Ringwood A Auxiliary Unit Patrol
This page was last updated at 6:44pm on 14/3/13
Thank you for selecting information on the Ringwood A Auxiliary
Unit Patrol located in Hampshire. The info below has been compiled by Dr Will Ward CART CIO for
Research into this patrol and its training is ongoing. The information below is published
from various sources and is by no means conclusive. If information is not
listed below it does not necessarily mean the information is not out there but normally means
CART researchers have not found it yet.
If you have any information on this patrol or can help with research in this area please do
The patrol was part of Group 1 in Hampshire, Commanded by Captain A J Champion, who was also area commander for
all the West Hampshire groups. The assistant commander of Group 1 was Lt L D C Ayles. The Probert family remember
both Champion and Ayles being involved.
Not known by CART.
|Sgt. Leslie Charles "Elsie" Probert
|Pte. John Rutland Probert
||Joined August 1941
|Pte. R Pritchard
||Joined June 1943
|Pte. William S Stephenson
||Joined April 1942
|Pte. William Charles Crutcher
||Joined June 1942
The patrol names for the west of Hampshire and the New Forest have been identified from National Archives file
WO199/3391, but are not divided by patrol. The nominal roll gives the surname, initials, ID card number and
address, together with date of birth. The patrols have been arranged according to the addresses and ID card numbers
around known patrol leaders. This means the allocations may not be completely accurate. Additional personal
information such as first names and dates of death have been added using the 1911 census, Ancestry.com and
Elsie Probert was a butcher with a shop on Southampton Road, Ringwood. His nickname came from the sound of the
initials of his name. Some of the patrol supplies were reportedly kept at the butchers shop where the family lived
for the early part of the war. These included the rum jar, which was dropped and smashed by Elsie Probert’s 14 year
old son Peter, who particularly remembers the trouble he got into for this! Other “iron rations” were stored there
as well. John Probert, was almost Elsie’s eldest son who helped out in the shop and joined the unit when he was 18.
He wasn’t eligible for call up apparently due to flat feet, but served with Auxiliary Units instead. He tended to
be in charge of the shop most of the time as Elsie was also a meat agent for the Ministry of Food, which involved
travelling all over Hampshire, including the Isle of Wight. Both seem to have been quite secretive about what they
were up to and rarely mentioned it, even after the war and even then usually only in vague terms. It was said that
a requirement of membership was the ability to swim the river in full kit. This surprised Elsie’s children who
didn’t think he could have managed this.
Bill Stephenson was the local chemist. His shop was just three doors down from the Probert’s butcher shop on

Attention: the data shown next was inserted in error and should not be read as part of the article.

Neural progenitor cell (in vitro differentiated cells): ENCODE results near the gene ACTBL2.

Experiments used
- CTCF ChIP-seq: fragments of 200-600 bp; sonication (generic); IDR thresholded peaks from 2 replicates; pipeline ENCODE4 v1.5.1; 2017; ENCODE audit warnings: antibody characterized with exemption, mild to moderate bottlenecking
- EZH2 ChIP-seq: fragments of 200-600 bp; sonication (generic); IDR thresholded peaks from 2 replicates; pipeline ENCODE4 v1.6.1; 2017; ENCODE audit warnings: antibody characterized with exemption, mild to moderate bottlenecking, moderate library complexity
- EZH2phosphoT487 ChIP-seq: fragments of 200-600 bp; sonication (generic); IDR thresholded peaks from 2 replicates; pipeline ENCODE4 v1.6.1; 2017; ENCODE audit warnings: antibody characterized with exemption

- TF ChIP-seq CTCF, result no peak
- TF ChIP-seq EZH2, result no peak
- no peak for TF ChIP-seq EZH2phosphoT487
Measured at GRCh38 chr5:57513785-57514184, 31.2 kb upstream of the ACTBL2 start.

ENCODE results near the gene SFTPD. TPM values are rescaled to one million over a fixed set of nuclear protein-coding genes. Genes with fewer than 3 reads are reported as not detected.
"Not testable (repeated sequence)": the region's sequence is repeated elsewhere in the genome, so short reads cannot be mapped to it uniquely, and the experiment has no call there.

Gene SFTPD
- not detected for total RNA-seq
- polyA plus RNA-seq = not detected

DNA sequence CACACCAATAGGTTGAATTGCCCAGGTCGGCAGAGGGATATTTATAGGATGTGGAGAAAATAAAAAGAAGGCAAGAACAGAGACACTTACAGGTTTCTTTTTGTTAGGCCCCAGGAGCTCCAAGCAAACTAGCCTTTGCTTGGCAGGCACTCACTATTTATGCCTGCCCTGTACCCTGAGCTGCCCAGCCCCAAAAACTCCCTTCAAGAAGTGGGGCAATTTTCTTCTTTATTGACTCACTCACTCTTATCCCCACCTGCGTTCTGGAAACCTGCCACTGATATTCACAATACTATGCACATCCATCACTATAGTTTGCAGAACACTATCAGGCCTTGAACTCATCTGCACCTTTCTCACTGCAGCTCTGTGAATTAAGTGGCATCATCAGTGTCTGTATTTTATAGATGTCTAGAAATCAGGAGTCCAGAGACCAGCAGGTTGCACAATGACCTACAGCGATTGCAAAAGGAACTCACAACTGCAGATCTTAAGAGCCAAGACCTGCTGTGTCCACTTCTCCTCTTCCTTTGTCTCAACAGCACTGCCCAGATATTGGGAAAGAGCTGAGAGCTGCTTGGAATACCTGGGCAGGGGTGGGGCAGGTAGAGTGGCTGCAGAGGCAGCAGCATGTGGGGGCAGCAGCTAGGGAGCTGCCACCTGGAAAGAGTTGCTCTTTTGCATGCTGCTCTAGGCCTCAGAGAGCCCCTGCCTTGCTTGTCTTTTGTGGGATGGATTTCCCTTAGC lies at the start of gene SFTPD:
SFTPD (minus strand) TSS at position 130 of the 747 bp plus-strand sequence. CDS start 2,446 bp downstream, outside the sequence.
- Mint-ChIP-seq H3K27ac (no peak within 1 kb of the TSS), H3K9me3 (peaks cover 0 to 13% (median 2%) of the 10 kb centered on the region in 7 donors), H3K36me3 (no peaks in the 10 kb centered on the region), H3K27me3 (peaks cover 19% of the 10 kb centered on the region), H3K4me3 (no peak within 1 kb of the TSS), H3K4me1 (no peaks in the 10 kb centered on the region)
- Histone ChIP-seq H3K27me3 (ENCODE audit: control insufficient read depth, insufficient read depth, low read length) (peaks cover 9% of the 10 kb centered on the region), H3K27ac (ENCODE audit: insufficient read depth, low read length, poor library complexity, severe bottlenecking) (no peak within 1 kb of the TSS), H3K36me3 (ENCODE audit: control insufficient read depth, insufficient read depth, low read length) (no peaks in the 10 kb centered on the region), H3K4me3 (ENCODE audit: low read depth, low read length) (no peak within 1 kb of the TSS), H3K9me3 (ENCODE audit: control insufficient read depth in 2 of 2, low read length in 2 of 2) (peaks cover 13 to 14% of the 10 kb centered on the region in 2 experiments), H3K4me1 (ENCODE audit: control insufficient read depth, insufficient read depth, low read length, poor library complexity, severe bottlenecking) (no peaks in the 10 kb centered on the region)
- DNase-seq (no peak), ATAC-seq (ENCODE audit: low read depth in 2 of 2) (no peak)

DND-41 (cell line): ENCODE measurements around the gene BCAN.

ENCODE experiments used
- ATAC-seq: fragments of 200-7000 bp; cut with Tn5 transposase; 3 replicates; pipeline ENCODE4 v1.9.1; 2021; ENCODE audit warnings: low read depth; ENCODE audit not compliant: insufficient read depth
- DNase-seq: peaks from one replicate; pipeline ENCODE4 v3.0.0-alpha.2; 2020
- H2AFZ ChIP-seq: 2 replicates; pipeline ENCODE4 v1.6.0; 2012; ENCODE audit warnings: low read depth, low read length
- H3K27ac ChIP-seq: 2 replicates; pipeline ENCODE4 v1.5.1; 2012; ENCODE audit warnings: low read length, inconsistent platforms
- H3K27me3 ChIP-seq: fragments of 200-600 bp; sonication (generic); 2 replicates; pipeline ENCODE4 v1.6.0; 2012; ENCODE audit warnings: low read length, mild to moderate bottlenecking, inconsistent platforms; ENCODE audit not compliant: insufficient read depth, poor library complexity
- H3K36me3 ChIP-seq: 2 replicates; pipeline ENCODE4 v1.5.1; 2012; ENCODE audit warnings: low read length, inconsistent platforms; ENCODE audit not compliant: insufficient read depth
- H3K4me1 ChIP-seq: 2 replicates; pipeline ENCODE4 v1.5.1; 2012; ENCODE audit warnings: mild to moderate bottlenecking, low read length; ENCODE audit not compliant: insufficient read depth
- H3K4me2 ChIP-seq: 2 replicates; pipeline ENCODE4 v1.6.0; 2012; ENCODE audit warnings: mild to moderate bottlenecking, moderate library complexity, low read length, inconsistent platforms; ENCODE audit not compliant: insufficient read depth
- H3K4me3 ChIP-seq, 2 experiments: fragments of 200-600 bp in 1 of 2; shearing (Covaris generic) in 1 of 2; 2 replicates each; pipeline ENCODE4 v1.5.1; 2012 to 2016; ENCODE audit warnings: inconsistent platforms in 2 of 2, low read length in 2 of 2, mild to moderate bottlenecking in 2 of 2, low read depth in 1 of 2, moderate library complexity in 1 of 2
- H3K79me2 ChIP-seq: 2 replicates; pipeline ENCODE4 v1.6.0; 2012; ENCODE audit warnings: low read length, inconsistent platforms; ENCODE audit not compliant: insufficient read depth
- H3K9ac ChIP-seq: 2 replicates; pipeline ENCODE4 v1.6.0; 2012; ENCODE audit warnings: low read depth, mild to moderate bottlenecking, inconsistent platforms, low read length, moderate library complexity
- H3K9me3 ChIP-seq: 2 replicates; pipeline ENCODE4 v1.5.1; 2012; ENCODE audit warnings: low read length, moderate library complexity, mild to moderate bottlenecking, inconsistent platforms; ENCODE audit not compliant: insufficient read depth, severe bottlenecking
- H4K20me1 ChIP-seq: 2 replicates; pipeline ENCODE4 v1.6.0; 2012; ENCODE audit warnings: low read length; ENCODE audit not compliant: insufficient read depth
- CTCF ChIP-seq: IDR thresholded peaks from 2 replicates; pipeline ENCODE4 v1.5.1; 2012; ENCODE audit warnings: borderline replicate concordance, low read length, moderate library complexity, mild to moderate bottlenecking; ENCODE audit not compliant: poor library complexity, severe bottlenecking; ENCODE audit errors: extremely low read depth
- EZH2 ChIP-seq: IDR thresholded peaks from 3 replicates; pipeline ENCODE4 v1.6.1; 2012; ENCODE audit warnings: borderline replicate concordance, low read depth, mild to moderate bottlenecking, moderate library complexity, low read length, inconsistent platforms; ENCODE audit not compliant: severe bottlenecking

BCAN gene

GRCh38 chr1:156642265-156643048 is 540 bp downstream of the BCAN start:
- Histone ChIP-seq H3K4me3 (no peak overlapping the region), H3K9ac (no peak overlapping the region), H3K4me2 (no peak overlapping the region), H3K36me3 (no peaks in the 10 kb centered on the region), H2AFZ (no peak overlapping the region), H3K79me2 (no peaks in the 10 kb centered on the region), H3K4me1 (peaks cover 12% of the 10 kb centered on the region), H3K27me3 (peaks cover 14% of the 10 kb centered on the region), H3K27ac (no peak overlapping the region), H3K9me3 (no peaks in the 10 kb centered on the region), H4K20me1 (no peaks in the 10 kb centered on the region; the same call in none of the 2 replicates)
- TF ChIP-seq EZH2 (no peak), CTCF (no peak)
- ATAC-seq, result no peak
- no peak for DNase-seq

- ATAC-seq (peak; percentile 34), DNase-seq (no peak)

Ringwood road. The Butchers was alongside Woolworth’s and had a pillbox outside.
R Pritchard isn’t known for certain to have been a member of the patrol, but in the nominal roll, his address
has been switched for John Probert’s, with the men being one beneath the other in the handwritten roll. This
suggests they were in the same unit as the men seem to have been added to each alphabetical page in unit order.
William Charles Crutcher isn’t remembered by the Probert family by name. However, Mary remembers an incident
where one of the patrol members was shot in the foot accidentally while in the Operational Base. Her mother was not
best pleased that a man had been hurt and she said that they were nothing more than stupid schoolboys! William
Crutcher put in a claim after the war for a disability pension, something he could only have done if injured in
training. Therefore it seems likely he was the man who was injured.
Bill Stephenson became a president of Ringwood Rotary club after the war, an honour also achieved by 3 other
members of Auxiliary Units from the Ringwood area.
There was an underground bunker in the vicinity of Hangersley Hill, which Elsie’s daughter learnt about when
confronted at the breakfast table one morning. Her father had been able to see that she had been in the area with a
soldier the night before as he had been training at the OB and took her to task over the matter.
Peter Probert recalls that there was an underground bunker in the woods near Somerley House. It is known that
there was a unit there, so the men may have trained together.
These are likely to have included the airfield at Ibsley.
The patrol are known to have trained at Avon Castle, also known
to have been used by other patrols in the area. They used thunderflashes in training. They may also have met up
with the Somerley patrol to train on the estate.
The patrol would conduct the training practices outlined here
The Proberts are known to have had revolvers and a knuckleduster as these were brought home. Detonators, hand
grenades and ammunition were stored in a garage near the house. The patrol would generally have the weapons shown
Personal correspondence with Matt, Peter and Mary Probert, grandson and children respectively of Leslie